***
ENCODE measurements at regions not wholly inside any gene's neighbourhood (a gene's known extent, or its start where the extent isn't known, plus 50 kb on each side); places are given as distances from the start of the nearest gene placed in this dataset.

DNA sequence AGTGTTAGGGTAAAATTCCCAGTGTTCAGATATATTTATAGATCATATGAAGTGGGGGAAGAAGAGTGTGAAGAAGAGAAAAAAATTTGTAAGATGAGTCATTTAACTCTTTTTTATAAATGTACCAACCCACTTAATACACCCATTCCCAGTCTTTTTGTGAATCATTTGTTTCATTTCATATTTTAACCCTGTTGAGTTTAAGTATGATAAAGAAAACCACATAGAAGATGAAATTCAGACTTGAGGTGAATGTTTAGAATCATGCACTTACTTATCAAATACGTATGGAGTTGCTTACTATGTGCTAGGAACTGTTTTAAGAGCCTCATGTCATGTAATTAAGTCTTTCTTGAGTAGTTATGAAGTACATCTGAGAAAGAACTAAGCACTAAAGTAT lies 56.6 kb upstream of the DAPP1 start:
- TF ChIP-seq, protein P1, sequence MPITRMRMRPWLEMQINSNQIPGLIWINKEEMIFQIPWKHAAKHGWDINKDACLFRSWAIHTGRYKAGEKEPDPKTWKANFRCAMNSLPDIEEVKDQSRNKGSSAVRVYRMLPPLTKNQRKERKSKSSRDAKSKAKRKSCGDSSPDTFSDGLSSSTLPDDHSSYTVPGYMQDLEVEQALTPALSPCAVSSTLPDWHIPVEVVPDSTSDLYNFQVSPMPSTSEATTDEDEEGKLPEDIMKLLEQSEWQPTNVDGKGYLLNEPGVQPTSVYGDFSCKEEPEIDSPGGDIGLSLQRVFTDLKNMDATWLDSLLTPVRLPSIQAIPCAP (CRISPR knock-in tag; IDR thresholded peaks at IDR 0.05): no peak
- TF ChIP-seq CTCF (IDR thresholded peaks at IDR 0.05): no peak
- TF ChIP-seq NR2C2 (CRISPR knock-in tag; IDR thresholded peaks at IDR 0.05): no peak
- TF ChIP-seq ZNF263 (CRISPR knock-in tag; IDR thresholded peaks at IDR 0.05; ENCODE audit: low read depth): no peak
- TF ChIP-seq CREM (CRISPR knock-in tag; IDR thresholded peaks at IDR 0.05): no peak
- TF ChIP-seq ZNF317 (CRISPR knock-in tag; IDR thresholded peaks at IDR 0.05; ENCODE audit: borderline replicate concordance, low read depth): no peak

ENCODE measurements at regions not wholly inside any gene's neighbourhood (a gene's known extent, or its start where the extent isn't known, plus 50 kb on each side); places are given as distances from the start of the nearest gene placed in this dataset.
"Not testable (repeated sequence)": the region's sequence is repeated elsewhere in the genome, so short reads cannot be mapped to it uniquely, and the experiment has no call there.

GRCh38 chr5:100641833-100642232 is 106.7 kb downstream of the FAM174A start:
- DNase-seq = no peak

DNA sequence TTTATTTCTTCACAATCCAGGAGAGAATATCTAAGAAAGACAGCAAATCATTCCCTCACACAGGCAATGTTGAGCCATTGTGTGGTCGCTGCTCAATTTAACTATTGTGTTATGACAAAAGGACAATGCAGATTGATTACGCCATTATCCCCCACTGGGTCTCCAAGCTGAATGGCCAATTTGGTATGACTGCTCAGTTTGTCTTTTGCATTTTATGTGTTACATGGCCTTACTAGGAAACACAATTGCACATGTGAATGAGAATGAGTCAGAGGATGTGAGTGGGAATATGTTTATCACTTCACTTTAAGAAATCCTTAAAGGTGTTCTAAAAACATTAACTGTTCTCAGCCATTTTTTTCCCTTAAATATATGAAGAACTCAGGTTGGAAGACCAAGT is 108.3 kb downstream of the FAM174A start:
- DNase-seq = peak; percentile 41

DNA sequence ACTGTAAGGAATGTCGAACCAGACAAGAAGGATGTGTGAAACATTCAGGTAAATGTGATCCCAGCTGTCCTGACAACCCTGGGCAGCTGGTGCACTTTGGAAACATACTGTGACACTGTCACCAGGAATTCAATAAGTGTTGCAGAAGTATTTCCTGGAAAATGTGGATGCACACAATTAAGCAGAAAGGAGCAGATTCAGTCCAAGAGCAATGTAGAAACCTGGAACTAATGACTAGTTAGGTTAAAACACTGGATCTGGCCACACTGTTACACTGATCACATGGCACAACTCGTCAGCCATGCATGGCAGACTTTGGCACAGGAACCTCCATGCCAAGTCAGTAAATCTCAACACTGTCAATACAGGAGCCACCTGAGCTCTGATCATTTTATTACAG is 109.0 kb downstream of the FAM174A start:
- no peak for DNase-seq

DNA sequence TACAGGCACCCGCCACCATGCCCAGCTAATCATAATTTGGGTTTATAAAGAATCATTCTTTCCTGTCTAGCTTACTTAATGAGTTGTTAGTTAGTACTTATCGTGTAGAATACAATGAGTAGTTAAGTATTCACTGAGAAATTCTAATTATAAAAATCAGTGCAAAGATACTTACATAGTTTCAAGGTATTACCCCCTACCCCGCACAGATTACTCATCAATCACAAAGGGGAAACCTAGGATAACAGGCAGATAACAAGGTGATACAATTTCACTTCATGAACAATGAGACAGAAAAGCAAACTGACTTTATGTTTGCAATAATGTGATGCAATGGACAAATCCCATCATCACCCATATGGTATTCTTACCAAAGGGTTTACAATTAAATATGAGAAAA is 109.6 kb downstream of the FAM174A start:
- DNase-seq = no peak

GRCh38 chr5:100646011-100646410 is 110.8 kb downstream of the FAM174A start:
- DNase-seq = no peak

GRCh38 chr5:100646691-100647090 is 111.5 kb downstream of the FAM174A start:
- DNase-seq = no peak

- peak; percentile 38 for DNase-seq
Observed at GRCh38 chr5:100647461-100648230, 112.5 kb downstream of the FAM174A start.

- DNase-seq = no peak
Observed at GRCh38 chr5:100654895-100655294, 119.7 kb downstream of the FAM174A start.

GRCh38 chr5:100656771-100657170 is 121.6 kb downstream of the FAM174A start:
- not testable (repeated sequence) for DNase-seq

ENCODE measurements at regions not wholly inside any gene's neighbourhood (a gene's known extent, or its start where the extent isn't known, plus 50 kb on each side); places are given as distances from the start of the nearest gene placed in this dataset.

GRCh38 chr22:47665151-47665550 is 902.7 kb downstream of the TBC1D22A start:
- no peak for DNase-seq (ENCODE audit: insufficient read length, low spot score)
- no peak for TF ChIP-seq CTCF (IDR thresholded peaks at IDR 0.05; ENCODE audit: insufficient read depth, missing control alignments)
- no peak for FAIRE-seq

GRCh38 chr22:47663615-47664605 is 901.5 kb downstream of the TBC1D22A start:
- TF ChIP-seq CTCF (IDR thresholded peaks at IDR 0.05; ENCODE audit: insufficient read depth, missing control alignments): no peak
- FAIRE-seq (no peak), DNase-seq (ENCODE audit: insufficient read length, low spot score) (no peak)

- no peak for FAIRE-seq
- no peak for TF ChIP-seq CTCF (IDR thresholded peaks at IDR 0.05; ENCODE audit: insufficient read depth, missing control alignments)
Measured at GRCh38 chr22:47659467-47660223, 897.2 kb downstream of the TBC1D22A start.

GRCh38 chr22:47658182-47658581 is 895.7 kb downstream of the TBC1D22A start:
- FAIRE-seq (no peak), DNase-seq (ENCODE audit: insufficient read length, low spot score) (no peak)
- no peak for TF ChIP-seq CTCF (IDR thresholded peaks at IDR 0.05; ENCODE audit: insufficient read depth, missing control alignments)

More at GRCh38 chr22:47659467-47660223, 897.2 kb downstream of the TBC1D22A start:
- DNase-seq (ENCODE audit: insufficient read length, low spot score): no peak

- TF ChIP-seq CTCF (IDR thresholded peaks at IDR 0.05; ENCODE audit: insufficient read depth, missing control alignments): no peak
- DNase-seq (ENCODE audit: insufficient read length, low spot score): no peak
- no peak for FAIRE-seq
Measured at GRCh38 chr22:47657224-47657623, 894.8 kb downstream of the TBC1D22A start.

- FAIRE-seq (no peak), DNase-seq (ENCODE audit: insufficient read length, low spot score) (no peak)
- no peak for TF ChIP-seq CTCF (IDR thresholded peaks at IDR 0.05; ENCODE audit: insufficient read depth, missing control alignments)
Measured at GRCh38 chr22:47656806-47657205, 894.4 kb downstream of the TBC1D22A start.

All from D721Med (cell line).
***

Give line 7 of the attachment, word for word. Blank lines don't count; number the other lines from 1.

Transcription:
- TF ChIP-seq CREM (CRISPR knock-in tag; IDR thresholded peaks at IDR 0.05): no peak